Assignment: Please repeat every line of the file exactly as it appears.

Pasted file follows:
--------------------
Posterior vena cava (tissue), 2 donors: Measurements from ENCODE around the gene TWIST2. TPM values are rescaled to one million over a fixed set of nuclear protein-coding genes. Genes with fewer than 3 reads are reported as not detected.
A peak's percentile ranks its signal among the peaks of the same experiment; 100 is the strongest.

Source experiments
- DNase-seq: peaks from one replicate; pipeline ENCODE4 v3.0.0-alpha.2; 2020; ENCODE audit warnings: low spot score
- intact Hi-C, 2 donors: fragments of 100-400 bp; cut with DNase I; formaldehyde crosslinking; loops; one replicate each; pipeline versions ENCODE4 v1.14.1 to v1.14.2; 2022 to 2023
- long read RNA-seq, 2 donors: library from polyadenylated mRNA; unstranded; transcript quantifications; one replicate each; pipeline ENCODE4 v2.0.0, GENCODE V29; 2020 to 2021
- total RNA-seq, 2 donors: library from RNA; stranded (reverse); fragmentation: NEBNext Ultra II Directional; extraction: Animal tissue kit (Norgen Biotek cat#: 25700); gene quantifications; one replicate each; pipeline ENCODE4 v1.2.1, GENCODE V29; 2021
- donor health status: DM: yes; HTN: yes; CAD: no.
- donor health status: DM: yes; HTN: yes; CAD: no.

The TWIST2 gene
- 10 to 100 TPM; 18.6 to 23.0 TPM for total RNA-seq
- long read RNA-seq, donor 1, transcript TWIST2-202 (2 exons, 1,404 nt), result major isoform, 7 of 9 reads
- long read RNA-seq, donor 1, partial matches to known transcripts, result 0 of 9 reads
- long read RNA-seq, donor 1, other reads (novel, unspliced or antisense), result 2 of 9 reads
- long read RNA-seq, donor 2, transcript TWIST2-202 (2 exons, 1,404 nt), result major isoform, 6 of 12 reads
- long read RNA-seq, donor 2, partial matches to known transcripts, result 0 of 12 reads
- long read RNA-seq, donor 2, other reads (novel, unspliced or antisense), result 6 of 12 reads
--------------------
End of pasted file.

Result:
Posterior vena cava (tissue), 2 donors: Measurements from ENCODE around the gene TWIST2. TPM values are rescaled to one million over a fixed set of nuclear protein-coding genes. Genes with fewer than 3 reads are reported as not detected.
A peak's percentile ranks its signal among the peaks of the same experiment; 100 is the strongest.

Source experiments
- DNase-seq: peaks from one replicate; pipeline ENCODE4 v3.0.0-alpha.2; 2020; ENCODE audit warnings: low spot score
- intact Hi-C, 2 donors: fragments of 100-400 bp; cut with DNase I; formaldehyde crosslinking; loops; one replicate each; pipeline versions ENCODE4 v1.14.1 to v1.14.2; 2022 to 2023
- long read RNA-seq, 2 donors: library from polyadenylated mRNA; unstranded; transcript quantifications; one replicate each; pipeline ENCODE4 v2.0.0, GENCODE V29; 2020 to 2021
- total RNA-seq, 2 donors: library from RNA; stranded (reverse); fragmentation: NEBNext Ultra II Directional; extraction: Animal tissue kit (Norgen Biotek cat#: 25700); gene quantifications; one replicate each; pipeline ENCODE4 v1.2.1, GENCODE V29; 2021
- donor health status: DM: yes; HTN: yes; CAD: no.
- donor health status: DM: yes; HTN: yes; CAD: no.

The TWIST2 gene
- 10 to 100 TPM; 18.6 to 23.0 TPM for total RNA-seq
- long read RNA-seq, donor 1, transcript TWIST2-202 (2 exons, 1,404 nt), result major isoform, 7 of 9 reads
- long read RNA-seq, donor 1, partial matches to known transcripts, result 0 of 9 reads
- long read RNA-seq, donor 1, other reads (novel, unspliced or antisense), result 2 of 9 reads
- long read RNA-seq, donor 2, transcript TWIST2-202 (2 exons, 1,404 nt), result major isoform, 6 of 12 reads
- long read RNA-seq, donor 2, partial matches to known transcripts, result 0 of 12 reads
- long read RNA-seq, donor 2, other reads (novel, unspliced or antisense), result 6 of 12 reads